PVC is one polymer that cannot be processed without compounding. Despite standardizing formulation and carrying out mixing, it is still observed that we do not get the repeatability in terms of processing and properties of PVC products. This happens because the quality of ingredients in the compound, including PVC, is variable. Most of the PVC processors rely on suppliers’ test reports.
Organizations try to buy additives at slightly cheaper rates to save money; even if most PVC processors use the same standard formulation, each time there is a change in additive, the formulation needs to be adjusted.
This leads to:
- More setting time
- More rework
- Inconsistency in the product properties
- Increase in production costs
It is important to understand that there is no standard formulation, so the process cannot be standardized and the process becomes operator-dependent. This defines the requirements of the quality management system.
In order to make the process work as per the standard control plan, without major changes by the operator, we need to modify the compound at laboratory level so that the process works within the set tolerance limits of the control plan parameters.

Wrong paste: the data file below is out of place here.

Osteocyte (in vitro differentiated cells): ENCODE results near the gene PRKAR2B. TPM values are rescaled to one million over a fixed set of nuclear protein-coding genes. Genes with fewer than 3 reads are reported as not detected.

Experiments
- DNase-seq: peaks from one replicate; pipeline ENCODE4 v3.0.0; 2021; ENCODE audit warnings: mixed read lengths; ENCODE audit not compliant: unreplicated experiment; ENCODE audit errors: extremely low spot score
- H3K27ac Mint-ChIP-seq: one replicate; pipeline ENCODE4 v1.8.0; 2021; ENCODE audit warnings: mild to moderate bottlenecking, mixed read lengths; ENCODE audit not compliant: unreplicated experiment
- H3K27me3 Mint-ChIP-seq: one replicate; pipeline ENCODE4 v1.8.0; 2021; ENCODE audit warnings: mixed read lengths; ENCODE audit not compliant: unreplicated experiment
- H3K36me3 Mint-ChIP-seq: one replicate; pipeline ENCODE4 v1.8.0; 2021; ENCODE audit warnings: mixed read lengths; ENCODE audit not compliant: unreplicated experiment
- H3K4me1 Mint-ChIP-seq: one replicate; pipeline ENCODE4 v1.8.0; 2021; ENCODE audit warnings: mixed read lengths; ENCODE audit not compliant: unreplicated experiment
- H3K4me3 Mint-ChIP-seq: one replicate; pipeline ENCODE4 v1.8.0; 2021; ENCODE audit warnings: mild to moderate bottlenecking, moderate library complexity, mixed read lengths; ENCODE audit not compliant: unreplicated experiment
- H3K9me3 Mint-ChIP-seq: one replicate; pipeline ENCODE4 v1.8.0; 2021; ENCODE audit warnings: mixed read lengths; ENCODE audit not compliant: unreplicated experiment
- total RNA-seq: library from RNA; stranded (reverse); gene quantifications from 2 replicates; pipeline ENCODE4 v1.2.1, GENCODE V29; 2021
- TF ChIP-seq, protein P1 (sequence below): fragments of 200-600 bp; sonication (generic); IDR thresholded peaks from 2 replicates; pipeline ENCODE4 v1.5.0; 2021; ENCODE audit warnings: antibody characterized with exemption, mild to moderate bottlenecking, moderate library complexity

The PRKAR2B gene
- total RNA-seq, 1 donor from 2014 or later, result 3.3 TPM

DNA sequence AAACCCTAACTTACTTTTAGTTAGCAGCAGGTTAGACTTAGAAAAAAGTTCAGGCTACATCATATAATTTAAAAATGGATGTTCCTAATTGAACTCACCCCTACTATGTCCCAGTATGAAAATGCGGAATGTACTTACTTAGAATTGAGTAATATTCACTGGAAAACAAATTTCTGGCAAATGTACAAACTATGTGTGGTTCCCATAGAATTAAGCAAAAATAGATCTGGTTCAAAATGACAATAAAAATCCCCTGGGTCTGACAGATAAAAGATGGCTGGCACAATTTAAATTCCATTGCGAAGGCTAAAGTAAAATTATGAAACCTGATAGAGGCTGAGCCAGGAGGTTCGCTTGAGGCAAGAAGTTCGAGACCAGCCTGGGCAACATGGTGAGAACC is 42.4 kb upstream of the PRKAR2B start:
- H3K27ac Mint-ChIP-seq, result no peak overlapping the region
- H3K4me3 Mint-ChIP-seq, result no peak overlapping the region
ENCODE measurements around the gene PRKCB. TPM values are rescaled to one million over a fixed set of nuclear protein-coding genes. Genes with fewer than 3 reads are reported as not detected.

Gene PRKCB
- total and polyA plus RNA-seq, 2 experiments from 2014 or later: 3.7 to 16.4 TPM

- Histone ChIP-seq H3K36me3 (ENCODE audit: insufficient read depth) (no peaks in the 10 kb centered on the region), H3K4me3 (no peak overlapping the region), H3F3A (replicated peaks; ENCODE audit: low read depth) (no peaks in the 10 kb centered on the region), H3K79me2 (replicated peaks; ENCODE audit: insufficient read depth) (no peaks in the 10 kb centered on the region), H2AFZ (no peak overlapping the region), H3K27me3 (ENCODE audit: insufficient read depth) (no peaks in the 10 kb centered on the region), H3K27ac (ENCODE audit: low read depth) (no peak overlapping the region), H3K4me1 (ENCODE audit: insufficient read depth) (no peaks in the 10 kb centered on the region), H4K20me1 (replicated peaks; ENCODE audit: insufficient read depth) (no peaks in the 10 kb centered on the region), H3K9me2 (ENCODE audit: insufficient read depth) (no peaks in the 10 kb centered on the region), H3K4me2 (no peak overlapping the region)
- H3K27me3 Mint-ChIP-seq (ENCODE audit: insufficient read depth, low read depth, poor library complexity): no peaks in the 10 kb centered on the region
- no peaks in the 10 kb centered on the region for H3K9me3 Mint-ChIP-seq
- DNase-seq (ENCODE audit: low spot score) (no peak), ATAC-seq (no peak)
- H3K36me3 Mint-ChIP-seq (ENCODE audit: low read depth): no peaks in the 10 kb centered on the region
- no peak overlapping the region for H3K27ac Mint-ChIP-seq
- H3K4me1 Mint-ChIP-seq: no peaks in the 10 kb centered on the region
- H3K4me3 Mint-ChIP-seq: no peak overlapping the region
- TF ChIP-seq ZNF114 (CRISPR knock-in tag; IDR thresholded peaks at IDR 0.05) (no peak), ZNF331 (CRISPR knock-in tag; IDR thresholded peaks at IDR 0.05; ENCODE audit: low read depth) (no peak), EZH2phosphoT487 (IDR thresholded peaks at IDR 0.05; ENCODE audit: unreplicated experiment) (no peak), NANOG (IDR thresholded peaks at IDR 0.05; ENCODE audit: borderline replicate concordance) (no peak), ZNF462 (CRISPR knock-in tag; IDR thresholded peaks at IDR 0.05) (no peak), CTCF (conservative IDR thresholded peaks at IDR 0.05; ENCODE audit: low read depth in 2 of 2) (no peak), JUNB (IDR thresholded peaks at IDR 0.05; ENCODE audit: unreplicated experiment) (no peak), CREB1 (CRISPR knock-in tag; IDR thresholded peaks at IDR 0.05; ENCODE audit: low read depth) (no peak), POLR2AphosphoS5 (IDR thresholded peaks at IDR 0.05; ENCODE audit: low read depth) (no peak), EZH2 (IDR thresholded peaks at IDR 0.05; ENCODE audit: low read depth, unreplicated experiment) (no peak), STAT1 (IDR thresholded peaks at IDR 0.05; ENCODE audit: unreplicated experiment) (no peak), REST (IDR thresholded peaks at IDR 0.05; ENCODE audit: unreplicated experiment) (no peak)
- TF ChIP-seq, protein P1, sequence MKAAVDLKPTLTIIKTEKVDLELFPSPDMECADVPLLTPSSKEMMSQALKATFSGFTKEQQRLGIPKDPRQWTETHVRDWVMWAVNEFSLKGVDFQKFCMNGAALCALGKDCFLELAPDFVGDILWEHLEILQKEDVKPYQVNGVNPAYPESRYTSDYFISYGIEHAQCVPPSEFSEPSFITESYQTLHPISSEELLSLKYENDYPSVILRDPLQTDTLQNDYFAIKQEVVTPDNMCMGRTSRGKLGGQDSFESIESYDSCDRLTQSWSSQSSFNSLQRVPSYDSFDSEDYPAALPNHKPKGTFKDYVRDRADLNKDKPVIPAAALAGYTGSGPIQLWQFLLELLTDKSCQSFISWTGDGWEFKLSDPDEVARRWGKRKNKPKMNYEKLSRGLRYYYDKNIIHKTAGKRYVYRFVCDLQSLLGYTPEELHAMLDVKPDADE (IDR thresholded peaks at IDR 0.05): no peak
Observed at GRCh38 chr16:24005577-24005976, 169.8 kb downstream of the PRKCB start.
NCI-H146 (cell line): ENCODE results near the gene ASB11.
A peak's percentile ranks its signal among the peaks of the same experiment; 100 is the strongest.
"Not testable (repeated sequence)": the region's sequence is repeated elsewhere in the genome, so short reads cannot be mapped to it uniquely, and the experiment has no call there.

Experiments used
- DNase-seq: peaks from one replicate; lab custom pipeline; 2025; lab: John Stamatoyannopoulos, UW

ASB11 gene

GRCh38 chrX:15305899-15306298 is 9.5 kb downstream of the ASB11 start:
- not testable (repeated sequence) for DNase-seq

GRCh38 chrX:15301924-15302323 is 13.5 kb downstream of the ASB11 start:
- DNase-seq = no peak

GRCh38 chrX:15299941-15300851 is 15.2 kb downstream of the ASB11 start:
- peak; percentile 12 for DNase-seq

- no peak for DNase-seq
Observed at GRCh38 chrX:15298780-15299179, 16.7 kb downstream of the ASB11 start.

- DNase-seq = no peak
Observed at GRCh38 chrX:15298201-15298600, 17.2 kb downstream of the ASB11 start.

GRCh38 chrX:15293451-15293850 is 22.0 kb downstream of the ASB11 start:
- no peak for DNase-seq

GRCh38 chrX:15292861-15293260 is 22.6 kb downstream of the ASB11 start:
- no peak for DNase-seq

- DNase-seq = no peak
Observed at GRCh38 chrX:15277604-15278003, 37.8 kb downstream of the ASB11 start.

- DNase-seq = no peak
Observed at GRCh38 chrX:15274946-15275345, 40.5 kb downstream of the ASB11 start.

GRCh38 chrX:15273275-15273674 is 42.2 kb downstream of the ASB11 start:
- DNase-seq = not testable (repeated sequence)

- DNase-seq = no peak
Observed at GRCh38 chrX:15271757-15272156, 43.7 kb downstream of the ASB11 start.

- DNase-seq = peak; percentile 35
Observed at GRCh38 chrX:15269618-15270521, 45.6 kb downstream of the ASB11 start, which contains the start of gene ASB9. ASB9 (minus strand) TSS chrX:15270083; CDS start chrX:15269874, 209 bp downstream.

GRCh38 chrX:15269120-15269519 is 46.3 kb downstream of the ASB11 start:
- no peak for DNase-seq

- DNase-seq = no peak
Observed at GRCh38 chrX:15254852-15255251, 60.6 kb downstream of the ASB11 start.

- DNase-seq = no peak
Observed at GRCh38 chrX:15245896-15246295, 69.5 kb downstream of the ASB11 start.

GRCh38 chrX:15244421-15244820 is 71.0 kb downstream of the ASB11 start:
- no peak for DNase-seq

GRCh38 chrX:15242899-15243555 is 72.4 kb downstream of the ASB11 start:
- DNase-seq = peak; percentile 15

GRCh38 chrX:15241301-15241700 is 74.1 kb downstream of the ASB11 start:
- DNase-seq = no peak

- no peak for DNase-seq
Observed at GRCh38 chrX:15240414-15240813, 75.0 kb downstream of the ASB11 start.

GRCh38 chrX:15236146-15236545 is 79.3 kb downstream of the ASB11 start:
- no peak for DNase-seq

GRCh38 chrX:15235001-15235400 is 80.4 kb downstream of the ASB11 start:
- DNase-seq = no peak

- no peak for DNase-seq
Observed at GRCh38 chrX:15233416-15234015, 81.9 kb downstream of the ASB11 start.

How is it possible?
There are some instruments that enable it to avoid losses in terms of generating, handling and processing more rework, and inconsistent quality. The best technical instrument for this type of test is the torque rheometer, able to generate a graph that represents the parameters you want to achieve. By continuing to change the mixture of additives to the raw material, you will get graphs that are always different and you will be able to find the best combination to achieve the desired result.
Rheology deals with the viscosity and elasticity of a polymer at processing temperature. This data is then processed and compared on a graph generated by the system. A comparison can be made between the reference graph and the graph for the newly formulated compound, using a new additive or the same additive from a different supplier, tested in the same conditions, for the same quantity of compound and by the same operator.
The comparison will guide us to decide whether to add or reduce the thermal stabilizer or lubricant, or both, and at what level. Once this is carried out, the modified compound would run on the processing equipment in such a way that the operator would not detect the change of recipe and it will run like a compound running earlier. The operator only has to fine-tune it within the tolerance limits of the processing parameters.
You can find out more on the topic on Yashodan Kanade’s website, an expert technician on the subject.